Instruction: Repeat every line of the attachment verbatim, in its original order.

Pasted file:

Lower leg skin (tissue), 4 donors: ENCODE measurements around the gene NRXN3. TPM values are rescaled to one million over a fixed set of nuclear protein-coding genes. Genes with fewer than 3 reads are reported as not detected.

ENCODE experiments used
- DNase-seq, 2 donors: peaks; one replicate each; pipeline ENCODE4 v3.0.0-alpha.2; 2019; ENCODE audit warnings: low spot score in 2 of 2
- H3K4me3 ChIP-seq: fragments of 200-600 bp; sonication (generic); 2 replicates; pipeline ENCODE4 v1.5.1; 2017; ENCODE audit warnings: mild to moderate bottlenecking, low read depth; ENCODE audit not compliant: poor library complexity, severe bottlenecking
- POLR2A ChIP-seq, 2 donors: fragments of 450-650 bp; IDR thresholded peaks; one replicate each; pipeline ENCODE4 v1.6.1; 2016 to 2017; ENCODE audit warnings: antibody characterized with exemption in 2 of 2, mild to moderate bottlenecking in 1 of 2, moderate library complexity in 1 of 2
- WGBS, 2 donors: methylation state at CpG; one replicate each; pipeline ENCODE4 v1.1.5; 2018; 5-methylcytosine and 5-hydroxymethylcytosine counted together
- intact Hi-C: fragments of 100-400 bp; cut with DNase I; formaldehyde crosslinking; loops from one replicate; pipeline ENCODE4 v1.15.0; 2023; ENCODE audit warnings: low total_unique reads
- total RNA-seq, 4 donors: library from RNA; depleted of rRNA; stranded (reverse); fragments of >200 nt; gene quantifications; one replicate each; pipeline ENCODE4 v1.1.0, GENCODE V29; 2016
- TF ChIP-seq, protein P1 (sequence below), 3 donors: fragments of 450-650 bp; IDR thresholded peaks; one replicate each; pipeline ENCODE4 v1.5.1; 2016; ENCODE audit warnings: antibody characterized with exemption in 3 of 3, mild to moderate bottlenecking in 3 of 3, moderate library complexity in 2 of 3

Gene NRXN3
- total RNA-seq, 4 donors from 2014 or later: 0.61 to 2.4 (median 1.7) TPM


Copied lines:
Lower leg skin (tissue), 4 donors: ENCODE measurements around the gene NRXN3. TPM values are rescaled to one million over a fixed set of nuclear protein-coding genes. Genes with fewer than 3 reads are reported as not detected.

ENCODE experiments used
- DNase-seq, 2 donors: peaks; one replicate each; pipeline ENCODE4 v3.0.0-alpha.2; 2019; ENCODE audit warnings: low spot score in 2 of 2
- H3K4me3 ChIP-seq: fragments of 200-600 bp; sonication (generic); 2 replicates; pipeline ENCODE4 v1.5.1; 2017; ENCODE audit warnings: mild to moderate bottlenecking, low read depth; ENCODE audit not compliant: poor library complexity, severe bottlenecking
- POLR2A ChIP-seq, 2 donors: fragments of 450-650 bp; IDR thresholded peaks; one replicate each; pipeline ENCODE4 v1.6.1; 2016 to 2017; ENCODE audit warnings: antibody characterized with exemption in 2 of 2, mild to moderate bottlenecking in 1 of 2, moderate library complexity in 1 of 2
- WGBS, 2 donors: methylation state at CpG; one replicate each; pipeline ENCODE4 v1.1.5; 2018; 5-methylcytosine and 5-hydroxymethylcytosine counted together
- intact Hi-C: fragments of 100-400 bp; cut with DNase I; formaldehyde crosslinking; loops from one replicate; pipeline ENCODE4 v1.15.0; 2023; ENCODE audit warnings: low total_unique reads
- total RNA-seq, 4 donors: library from RNA; depleted of rRNA; stranded (reverse); fragments of >200 nt; gene quantifications; one replicate each; pipeline ENCODE4 v1.1.0, GENCODE V29; 2016
- TF ChIP-seq, protein P1 (sequence below), 3 donors: fragments of 450-650 bp; IDR thresholded peaks; one replicate each; pipeline ENCODE4 v1.5.1; 2016; ENCODE audit warnings: antibody characterized with exemption in 3 of 3, mild to moderate bottlenecking in 3 of 3, moderate library complexity in 2 of 3

Gene NRXN3
- total RNA-seq, 4 donors from 2014 or later: 0.61 to 2.4 (median 1.7) TPM